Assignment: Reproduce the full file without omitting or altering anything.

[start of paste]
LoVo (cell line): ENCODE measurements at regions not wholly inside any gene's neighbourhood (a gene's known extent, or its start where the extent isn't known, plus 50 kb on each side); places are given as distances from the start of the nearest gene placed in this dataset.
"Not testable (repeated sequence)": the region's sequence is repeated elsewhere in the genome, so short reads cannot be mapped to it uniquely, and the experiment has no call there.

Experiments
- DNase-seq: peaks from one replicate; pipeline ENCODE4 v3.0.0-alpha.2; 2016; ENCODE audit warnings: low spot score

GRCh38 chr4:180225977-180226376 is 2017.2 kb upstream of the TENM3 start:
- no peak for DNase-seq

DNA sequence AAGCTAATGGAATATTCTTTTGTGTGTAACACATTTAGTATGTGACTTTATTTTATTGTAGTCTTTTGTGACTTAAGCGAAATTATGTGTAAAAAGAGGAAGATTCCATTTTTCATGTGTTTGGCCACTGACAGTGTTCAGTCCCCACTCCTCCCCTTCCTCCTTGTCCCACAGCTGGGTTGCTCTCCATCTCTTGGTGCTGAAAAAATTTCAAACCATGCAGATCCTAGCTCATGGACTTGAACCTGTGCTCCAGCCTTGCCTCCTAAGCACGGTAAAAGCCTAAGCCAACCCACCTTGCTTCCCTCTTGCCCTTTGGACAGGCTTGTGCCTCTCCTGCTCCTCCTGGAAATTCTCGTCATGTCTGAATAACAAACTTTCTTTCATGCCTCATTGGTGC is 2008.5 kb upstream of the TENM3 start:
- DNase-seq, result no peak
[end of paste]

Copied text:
LoVo (cell line): ENCODE measurements at regions not wholly inside any gene's neighbourhood (a gene's known extent, or its start where the extent isn't known, plus 50 kb on each side); places are given as distances from the start of the nearest gene placed in this dataset.
"Not testable (repeated sequence)": the region's sequence is repeated elsewhere in the genome, so short reads cannot be mapped to it uniquely, and the experiment has no call there.

Experiments
- DNase-seq: peaks from one replicate; pipeline ENCODE4 v3.0.0-alpha.2; 2016; ENCODE audit warnings: low spot score

GRCh38 chr4:180225977-180226376 is 2017.2 kb upstream of the TENM3 start:
- no peak for DNase-seq

DNA sequence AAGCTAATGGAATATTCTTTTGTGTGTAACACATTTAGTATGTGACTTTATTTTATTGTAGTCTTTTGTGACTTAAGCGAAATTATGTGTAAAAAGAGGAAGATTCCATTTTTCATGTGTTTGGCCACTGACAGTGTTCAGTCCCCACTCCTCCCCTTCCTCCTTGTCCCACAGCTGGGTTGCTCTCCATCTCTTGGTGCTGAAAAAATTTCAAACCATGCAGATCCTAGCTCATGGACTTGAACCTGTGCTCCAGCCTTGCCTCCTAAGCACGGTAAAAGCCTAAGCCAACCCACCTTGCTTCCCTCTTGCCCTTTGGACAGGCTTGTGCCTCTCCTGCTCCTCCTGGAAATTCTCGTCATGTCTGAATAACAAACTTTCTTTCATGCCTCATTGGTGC is 2008.5 kb upstream of the TENM3 start:
- DNase-seq, result no peak